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State DOE to school boards: Can't use local resources to fight Opportunity School District. Is it a gag order?

Local school leaders received an advisory letter from the state Department of Education on their lobbying efforts for or against the governor's Opportunity School District. The email went out late Tuesday afternoon.

From my reading, school boards can pass resolutions, as dozens have done, against the Opportunity School District, but they cannot use tax dollars to fight it. School board members are elected and thus not as restrained in their comments as state workers.

The person who shared the letter with me wrote: "Further evidence that Deal is 'running scared.'  Check out the gag order on locals. Quite interesting considering the fact that Deal's state Board of Education also issued a statement regarding Amendment 1." (The state school board endorsed the OSD.)

One question about this: Many charter schools have bused students to the Capitol for pro school choice rallies. Is that legal as it clearly entails resources -- staff time to supervise the kids and transportation -- to bring students to downtown Atlanta for the day?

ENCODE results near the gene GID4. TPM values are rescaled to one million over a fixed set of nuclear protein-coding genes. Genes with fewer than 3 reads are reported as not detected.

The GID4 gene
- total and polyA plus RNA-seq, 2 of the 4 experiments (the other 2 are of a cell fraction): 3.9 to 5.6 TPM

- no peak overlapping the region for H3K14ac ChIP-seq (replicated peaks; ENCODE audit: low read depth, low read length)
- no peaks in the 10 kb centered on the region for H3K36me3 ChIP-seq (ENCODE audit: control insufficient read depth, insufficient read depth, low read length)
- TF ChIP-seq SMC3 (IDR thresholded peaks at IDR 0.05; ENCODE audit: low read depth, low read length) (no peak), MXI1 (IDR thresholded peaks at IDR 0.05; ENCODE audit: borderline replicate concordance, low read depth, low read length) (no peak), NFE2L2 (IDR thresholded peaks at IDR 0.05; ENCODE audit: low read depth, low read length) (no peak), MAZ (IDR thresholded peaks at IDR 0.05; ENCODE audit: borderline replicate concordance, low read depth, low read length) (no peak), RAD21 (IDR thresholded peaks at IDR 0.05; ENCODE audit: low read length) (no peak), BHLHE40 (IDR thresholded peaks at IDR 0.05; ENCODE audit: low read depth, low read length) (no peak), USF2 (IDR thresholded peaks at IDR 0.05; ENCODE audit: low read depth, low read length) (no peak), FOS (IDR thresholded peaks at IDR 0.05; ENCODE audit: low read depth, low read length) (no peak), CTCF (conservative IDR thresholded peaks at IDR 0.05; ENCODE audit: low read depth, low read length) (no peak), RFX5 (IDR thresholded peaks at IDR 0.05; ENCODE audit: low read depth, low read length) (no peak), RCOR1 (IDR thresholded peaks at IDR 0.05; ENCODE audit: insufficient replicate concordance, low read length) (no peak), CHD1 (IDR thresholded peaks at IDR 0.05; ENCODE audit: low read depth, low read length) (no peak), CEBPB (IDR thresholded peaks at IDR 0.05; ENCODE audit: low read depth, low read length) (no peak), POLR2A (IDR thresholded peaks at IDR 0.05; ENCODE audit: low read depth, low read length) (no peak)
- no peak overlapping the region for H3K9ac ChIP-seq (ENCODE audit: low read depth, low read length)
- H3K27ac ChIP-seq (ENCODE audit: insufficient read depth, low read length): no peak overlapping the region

Wondering about that after reading this. What do you think? And will this letter have a chilling effect on school board efforts to stop the OSD from passing in November?

Dear Superintendents and RESA Directors,

I am writing in response to several questions about the issue of school boards or other local educational entities using public resources to advocate or oppose constitutional amendments.

The Georgia Office of the Attorney General (AG) addressed this issue in a 2012 letter to the Georgia Department of Education. Below is the guidance given by the AG’s Office at that time:

“Local school boards do not have the legal authority to expend funds or other resources to advocate or oppose the ratification of a constitutional amendment by the voters. They may not do this directly or indirectly through associations to which they may belong. Counties may not use their resources to persuade voters to support or oppose a ballot question. Such electoral advocacy to voters is not permitted as an exercise of the general power to administer county government or otherwise.”

Per the AG’s Office, Georgia law also provides that local government entities, including county school boards and charter schools, may not expend local funds or resources on electoral advocacy.

If you have questions or concerns about what qualifies as a permissible use of local funds, please contact your local school board attorney.

As always, thank you for the excellent work you are doing on behalf of Georgia’s students.


Garry McGiboney, Ph.D

Deputy Superintendent – External Affairs and Policy

Georgia Department of Education

For 7 things to know about Gov. Nathan Deal's Opportunity School District, go here.



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About the Author

Maureen Downey has written editorials and opinion pieces about local, state and federal education policy since the 1990s.